Specific T-cell phenotypes are also under control of the synthetically interacting Mcs5a elements that control Fbxo10 transcript levels and mammary carcinoma multiplicity. We found an overabundance of γδTCR+ T cells (important in mucosal cell surface surveillance), but not CD4+ (T helper) and CD8+ (cytotoxic) T cells, in the spleen of Mcs5a-resistant congenic rats compared with susceptible congenic rats. In addition, the CD4+, CD8+, and γδTCR+ T-cell populations harbored an increased percentage of CD62Lhigh-expressing cells in Mcs5a-resistant congenic rats. The resistant Mcs5a allele was also found to be associated with an increased proliferation rate of activated splenic T cells as well as the production of the Th1 cytokines IL-2, IFNγ, and TNF of activated T cells from spleen and, to a greater extent, from inguinal mammary LNs. The production of Th2 or Th17 cytokines was not affected by Mcs5a. T cells from Mcs5a-resistant congenic rats showed lower CD25 expression (IL2Rα) but higher cellular reduced thiol levels and mitochondrial membrane potential and increased IL-2 production. Considering these results, we propose that higher proliferative response in Mcs5a-resistant congenic T cells could be due primarily to increased cytokine signaling and lower oxidative stress.

Considering the altered T-cell homeostasis and functionality associated with the resistant Mcs5a allele, we speculate that T cells act at the mammary gland to control mammary carcinoma susceptibility. To begin to explore this hypothesis, we compared the T-cell population within the mammary epithelium between the susceptible congenic control and the Mcs5a-resistant congenic rats. We found a higher abundance of mammary epithelium-residing CD3+ T cells, mainly consisting of γδTCR+ T cells in the DMBA-treated Mcs5a-resistant congenic rats. In contrast to the splenic γδTCR+ T cells, most of the γδTCR+ T cells in the mammary gland are double-positive for CD4 and CD8 and also expressed NK-receptor P1 CD161α. This result suggests that the mammary γδTCR+ T cells may harbor increased cytotoxic characteristics that are potentially capable of killing emerging tumor cells. In contrast to normal and carcinogen-exposed mammary gland, frank mammary carcinomas have a low abundance of γδTCR+ T cells. The mammary carcinoma T-cell population consists mainly of αβTCR+ T cells. This raises an interesting possibility that immunoprevention of breast cancer versus breast cancer therapy may need to focus on different T-cell class targets, namely γδTCR+ T cells for prevention and αβTCR+ T cells for therapy.

Increased γδTCR+ T-cell abundance in the mammary epithelium is consistent with the observations that Mcs5a-resistant congenic rats have an increased population of CD62Lhigh-expressing T cells and that CD62L (L-selectin) expression was highest in γδTCR+ as compared with CD4+ and CD8+ splenic T cells (Figure 4a). L-selectin is a cell adhesion protein involved in leukocyte-endothelial 'rolling' to facilitate extravasation of leukocytes from blood and lymphatic vessels and in homing of leukocytes to secondary LNs and tumors in extralymphoid organs [17-19].

Interestingly, γδTCR+ T cells have been implicated in the protection against breast cancer in women. Decreased peripheral abundance of γδTCR+ T cells and their diminished IFNγ production were recently shown to be associated with breast cancer [20]. Treatment of osteoporosis with bisphosphonates, compounds known as γδTCR+ T-cell agonists [21], has been associated with reduced breast cancer risk [22]. Additionally, the Th1 cytokine IFNγ was implicated in tumor immune surveillance in mice [23].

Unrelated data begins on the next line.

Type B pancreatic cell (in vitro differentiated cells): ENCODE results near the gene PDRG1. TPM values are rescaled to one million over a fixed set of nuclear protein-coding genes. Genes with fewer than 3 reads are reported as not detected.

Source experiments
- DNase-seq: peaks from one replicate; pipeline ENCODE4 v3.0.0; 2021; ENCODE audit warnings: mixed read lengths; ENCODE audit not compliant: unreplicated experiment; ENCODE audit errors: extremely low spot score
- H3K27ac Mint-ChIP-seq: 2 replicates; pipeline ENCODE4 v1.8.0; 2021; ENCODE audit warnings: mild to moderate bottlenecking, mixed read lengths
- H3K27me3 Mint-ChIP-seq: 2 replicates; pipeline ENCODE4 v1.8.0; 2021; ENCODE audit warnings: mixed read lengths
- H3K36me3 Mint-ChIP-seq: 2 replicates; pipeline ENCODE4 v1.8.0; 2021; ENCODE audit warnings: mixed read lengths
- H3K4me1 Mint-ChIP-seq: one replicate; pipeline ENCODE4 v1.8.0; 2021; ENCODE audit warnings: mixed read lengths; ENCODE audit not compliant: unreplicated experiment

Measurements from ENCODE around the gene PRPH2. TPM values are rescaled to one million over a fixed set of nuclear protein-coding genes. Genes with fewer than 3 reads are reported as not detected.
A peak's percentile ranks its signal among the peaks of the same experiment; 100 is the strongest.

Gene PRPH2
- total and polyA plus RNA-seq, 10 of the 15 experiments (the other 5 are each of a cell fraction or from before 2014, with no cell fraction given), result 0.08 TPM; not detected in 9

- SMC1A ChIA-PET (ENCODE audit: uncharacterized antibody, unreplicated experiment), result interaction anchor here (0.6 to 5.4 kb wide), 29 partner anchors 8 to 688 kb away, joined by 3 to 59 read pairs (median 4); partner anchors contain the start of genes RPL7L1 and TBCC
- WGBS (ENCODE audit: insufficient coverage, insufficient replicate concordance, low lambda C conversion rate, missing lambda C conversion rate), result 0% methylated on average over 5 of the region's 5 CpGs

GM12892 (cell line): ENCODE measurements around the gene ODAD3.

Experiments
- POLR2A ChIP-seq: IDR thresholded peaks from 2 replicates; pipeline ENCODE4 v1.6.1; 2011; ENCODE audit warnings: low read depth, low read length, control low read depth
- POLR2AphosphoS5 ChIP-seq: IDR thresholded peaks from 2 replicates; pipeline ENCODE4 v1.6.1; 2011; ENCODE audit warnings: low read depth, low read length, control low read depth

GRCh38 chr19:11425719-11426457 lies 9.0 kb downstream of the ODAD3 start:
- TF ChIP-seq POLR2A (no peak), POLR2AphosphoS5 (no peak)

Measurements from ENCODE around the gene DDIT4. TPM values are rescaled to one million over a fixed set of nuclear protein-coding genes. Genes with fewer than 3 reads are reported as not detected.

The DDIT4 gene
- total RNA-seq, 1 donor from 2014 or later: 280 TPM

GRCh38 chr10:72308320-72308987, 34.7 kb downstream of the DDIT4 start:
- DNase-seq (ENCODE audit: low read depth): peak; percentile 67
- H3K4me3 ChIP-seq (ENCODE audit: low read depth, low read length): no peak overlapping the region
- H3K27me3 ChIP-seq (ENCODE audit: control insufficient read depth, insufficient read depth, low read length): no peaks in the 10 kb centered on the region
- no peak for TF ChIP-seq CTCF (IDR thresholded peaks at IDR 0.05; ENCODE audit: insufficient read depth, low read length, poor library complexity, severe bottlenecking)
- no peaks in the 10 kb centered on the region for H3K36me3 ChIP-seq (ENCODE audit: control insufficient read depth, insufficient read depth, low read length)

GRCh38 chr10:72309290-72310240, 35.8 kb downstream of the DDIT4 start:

Here, we have shown that the human-rat conserved non-protein-coding MCS5A/Mcs5a locus acts in a non-mammary cell-autonomous fashion through the immune system and modifies the homeostasis and functions of T cells. Each of these phenotypes or a combination of them has the potential to underlie the mammary carcinoma resistance phenotype mediated by the resistant Mcs5a allele. Possible mechanisms include immune surveillance or immune cell-produced Th1 cytokines altering the cellular composition/differentiation of the mammary parenchyma or both. In the future, additional mechanistic studies on the immunological aspect of Mcs5a will address the contribution of each of the observed T-cell phenotypes to Mcs5a-mediated mammary carcinoma resistance.

Conclusions

The non-protein-coding human-rat conserved mammary carcinoma susceptibility locus Mcs5a modulates mammary tumor multiplicity through a mechanism beyond the initial stage of epithelial cell transformation, during early cancer progression. Mcs5a acts in a non-mammary cell-autonomous manner through the immune system. The resistant allele is associated with an overabundance of γδTCR+ T cells in the spleen, an overabundance of CD62Lhigh-expressing cells of all T-cell classes, and, importantly, an overabundance of γδTCR+ T cells (CD4+, CD8+, and CD161α+) in the mammary epithelium after treatment with the carcinogen DMBA. γδTCR+ T cells are the most abundant T-cell class in the mammary epithelium but not in mammary carcinomas. The resistant Mcs5a allele is also associated with increased proliferation and Th1, but not Th2 or Th17, cytokine secretion of activated T cells. We hypothesize that the resistant Mcs5a allele acts through specific cells of the immune system to prevent mammary carcinoma development.

Abbreviations